Cort CGC7 Electro nylon cutaway review

Affordable nylon-string 'crossover' acoustic

  • £389
Construction-wise, it's classed by Cort as having an SFX outline, which falls into the grand-auditorium bracket

MusicRadar Verdict

Affordable and stage-friendly, a good starter for nylon-string wannabes.

Pros

  • +

    Decent amplified onstage instrument. Excellent value for money.

Cons

  • -

    Not very loud unplugged. Lacks richness in the lower end. Onboard tuner was broken.

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Cort, like the majority of huge Asian brands, offers a diverse range of guitars. We last caught up with its collaboration with Manson guitars here in the UK, the Manson MBC-1 Matthew Bellamy Signature. This cutaway electro-nylon string couldn't be more different.

It has a few things in common, however, with that Bellamy signature in that it's very crisply made with an attractive price-point.

"It really has quite a percussive 'Spanish' tonality: crisp highs, a quick attack and not a huge sustain"

Combine a narrower nut width (44.9mm), some 6mm thinner than a concert classical, but with a wide classical-style string spacing at the tie-block bridge of 60mm, not to mention a lightly cambered fingerboard and reduced depth, and you have an intentionally stage-friendly, 'crossover' guitar.

It seems ideal for any player wanting to don nylons who doesn't want to go down the hardcore classical guitar route.

Construction-wise, it's classed by Cort as having an SFX outline, which falls into the grand-auditorium bracket and certainly isn't many millimetres away from Takamine's NEX outline, not least the upturned, round-nosed cutaway horn.

The body is wider than a conventional classical at 402mm and, as we say, the depth is reduced from a more classical dimension of approx 100mm, to 85mm.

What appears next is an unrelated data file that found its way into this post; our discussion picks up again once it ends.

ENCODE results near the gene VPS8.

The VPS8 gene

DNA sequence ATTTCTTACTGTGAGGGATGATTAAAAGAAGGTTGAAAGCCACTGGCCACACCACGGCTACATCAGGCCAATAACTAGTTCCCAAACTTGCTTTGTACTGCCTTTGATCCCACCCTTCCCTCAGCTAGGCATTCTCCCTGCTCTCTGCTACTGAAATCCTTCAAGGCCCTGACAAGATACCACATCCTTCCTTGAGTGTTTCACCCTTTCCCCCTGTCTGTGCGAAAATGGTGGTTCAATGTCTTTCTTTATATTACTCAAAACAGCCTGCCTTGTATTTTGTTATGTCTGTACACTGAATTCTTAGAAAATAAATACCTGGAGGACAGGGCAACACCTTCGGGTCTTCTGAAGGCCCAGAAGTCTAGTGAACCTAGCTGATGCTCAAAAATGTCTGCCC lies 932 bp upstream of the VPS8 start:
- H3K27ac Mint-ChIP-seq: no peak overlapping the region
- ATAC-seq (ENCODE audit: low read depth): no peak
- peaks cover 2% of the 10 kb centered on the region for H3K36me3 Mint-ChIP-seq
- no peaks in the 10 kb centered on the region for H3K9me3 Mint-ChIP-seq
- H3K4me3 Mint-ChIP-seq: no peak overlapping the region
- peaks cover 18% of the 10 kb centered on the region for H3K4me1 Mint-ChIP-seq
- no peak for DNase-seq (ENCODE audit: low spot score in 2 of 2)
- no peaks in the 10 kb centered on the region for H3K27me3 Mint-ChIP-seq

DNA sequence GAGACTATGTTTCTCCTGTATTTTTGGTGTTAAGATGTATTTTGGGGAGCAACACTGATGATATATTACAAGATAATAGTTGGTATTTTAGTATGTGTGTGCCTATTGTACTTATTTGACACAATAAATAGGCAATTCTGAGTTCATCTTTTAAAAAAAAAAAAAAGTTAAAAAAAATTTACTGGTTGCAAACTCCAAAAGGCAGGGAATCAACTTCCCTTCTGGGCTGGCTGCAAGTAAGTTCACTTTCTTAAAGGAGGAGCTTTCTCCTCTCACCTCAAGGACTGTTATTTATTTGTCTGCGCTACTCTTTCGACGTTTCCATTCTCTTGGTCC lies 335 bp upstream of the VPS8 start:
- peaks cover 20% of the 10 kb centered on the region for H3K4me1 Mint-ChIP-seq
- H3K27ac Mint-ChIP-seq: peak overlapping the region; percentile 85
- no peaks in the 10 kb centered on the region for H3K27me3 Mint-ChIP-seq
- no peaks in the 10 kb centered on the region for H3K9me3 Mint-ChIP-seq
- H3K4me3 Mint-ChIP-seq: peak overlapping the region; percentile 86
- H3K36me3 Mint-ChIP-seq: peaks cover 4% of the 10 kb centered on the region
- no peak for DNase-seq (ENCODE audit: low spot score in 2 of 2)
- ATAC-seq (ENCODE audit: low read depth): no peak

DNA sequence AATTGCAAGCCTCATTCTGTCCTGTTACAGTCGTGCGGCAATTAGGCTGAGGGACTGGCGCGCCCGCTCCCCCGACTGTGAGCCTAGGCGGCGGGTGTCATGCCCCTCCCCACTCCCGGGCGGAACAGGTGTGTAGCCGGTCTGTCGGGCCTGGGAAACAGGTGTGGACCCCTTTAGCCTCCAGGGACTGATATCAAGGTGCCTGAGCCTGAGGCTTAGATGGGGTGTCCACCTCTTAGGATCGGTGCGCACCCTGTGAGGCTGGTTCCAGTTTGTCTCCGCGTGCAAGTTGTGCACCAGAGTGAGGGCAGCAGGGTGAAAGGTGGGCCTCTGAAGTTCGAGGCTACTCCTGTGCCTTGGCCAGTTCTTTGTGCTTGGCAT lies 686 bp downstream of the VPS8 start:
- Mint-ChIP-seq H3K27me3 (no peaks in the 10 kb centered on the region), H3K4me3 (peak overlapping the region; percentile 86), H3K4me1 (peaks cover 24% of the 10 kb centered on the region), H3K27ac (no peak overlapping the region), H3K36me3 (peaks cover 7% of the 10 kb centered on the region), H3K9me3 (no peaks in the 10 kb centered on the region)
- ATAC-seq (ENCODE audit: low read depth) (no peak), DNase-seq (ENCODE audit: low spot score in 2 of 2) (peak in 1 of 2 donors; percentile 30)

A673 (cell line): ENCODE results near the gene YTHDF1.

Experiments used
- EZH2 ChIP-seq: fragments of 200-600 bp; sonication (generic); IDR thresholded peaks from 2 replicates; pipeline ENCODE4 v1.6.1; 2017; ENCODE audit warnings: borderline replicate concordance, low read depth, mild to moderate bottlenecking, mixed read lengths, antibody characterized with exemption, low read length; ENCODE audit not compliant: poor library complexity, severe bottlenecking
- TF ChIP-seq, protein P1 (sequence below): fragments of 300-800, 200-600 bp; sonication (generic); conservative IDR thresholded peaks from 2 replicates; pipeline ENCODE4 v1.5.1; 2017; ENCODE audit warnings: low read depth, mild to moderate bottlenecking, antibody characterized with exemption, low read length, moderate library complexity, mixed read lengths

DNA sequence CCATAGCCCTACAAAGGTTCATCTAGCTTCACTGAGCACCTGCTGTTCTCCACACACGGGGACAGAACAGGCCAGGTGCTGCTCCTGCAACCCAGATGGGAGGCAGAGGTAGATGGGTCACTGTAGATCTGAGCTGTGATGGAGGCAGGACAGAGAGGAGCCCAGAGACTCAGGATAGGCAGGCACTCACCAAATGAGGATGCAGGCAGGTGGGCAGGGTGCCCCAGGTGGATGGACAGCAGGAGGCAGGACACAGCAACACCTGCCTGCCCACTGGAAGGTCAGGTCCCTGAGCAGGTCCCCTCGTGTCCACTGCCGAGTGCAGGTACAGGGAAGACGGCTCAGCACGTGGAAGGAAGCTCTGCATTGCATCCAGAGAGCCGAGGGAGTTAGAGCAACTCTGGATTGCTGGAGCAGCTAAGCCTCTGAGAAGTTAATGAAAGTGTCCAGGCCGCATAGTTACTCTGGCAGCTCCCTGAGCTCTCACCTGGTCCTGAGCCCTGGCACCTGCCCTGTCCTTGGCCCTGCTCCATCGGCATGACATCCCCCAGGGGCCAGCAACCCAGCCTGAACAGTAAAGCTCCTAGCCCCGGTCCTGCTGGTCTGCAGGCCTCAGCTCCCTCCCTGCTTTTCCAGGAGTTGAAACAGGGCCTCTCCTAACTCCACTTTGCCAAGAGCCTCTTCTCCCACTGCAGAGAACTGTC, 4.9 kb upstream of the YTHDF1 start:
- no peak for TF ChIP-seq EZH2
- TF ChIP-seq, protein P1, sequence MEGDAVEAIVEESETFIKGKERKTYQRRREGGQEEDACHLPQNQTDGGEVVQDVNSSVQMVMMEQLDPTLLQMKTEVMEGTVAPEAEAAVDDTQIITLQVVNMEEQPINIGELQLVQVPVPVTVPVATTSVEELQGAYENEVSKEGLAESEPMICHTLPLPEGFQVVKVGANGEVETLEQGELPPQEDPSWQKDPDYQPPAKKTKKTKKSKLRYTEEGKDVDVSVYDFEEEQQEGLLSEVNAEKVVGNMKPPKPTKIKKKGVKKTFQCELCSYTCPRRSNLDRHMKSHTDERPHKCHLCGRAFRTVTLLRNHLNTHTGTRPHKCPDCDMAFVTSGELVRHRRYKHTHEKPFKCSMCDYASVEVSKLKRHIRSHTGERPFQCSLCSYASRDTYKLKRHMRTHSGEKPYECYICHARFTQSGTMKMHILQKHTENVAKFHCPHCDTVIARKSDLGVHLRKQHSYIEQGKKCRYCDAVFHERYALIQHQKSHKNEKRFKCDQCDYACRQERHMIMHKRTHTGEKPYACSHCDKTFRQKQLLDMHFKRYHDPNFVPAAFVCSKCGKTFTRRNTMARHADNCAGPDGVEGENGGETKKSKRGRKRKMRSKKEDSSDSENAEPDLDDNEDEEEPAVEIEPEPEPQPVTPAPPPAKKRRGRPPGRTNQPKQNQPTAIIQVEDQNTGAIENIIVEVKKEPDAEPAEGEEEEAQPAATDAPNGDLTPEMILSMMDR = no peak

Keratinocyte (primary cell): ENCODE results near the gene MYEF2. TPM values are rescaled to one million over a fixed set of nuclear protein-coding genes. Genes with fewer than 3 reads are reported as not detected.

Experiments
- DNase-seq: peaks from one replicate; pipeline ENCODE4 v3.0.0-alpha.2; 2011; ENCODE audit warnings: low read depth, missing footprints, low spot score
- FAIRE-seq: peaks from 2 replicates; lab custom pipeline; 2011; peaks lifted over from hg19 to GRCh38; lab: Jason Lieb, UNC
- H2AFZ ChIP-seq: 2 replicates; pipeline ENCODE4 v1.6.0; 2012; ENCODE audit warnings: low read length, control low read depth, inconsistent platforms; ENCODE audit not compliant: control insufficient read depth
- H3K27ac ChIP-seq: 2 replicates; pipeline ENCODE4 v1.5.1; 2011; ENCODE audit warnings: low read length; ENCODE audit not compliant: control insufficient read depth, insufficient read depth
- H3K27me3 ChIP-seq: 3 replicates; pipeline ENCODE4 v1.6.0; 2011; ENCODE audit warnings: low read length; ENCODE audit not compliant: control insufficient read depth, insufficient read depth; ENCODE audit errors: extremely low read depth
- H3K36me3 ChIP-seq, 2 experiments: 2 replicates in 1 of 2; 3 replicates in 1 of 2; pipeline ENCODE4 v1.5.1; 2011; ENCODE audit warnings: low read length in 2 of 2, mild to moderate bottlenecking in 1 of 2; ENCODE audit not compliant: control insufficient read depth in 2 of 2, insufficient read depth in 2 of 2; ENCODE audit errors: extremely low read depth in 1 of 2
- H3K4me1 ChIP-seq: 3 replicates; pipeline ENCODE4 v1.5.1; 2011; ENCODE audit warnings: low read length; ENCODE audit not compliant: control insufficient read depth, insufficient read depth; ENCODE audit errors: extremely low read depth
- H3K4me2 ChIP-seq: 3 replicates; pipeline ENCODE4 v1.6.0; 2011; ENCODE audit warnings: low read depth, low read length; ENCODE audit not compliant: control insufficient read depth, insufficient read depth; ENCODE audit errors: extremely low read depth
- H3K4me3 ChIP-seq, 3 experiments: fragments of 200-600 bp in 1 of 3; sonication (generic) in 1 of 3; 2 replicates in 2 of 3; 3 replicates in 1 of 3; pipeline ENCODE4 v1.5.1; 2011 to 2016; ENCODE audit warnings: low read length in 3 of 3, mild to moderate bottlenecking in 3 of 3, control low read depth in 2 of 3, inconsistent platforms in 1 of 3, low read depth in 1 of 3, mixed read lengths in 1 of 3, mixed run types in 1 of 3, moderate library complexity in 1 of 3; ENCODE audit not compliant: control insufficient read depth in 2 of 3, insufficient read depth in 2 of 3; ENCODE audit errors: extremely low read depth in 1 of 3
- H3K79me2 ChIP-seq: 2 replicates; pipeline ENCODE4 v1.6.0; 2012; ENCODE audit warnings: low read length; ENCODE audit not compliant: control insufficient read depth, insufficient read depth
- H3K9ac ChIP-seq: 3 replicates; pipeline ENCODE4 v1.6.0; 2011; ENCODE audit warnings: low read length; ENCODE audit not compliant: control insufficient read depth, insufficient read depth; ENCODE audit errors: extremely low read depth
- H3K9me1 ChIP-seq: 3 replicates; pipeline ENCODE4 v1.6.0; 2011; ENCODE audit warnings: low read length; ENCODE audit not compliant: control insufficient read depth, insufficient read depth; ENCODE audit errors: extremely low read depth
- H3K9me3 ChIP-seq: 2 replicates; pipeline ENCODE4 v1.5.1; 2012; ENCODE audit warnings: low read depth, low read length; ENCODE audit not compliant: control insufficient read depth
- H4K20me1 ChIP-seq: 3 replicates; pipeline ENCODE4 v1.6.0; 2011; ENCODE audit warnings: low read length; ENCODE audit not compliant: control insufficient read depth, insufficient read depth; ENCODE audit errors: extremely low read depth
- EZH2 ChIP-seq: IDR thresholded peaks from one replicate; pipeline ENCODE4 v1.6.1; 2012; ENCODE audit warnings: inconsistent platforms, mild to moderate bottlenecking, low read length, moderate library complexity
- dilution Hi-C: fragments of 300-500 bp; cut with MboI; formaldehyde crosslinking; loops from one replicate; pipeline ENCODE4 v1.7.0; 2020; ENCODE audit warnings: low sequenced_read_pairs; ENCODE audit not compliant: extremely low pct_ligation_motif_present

Typical of the modern electro-nylons, we have an adjustable truss-rod although the three piece mahogany neck has a noticeable slight V to its profile in lower positions - much more steel-string-like. However, the crisp, tidy bracing at least includes proper classical-style fan bracing.

Typical of the modern Chinese-made style, the fingerboard is bound with black plastic and, again quite typical at this price, the small frets, though very nicely installed, haven't been properly polished, giving a scratchy feel to any slight bend.

Powering comes from a simple Fishman setup: a Sonicore under-saddle married with a Presys preamp featuring volume, bass, mid and treble mini-rotary controls, plus a feedback-defeating phase switch and onboard tuner.

Sounds

Slackening off the strings and giving a good rub to the frets and fingerboard dramatically improves the feel of the guitar and takes all of 10 minutes.

Acoustically, well, it's far from the loudest nylon-string we've ever played, and lacks some richness in the lower end and lower mids. But as an amplified stage guitar - not to mention a perfectly good at-home practice instrument - it justifies its cost. It really has quite a percussive 'Spanish' tonality: crisp highs, a quick attack and not a huge sustain.

The D and A strings are a little underpowered, which might be the strings, or more likely a slight imbalance caused by the fitting of the under-saddle. Plus, the onboard tuner on our model doesn't work.

A little fingerboard TLC goes a long way, and the non-functioning tuner would immediately be sorted by any dealer. For a student, or a player wanting to experiment with the nylon 'crossover' genre without breaking the bank, certainly for onstage use and at-home practice, it's a very valid instrument.

Dave Burrluck is one of the world’s most experienced guitar journalists, who started writing back in the '80s for International Musician and Recording World, co-founded The Guitar Magazine and has been the Gear Reviews Editor of Guitarist magazine for the past two decades. Along the way, Dave has been the sole author of The PRS Guitar Book and The Player's Guide to Guitar Maintenance as well as contributing to numerous other books on the electric guitar. Dave is an active gigging and recording musician and still finds time to make, repair and mod guitars, not least for Guitarist’s The Mod Squad.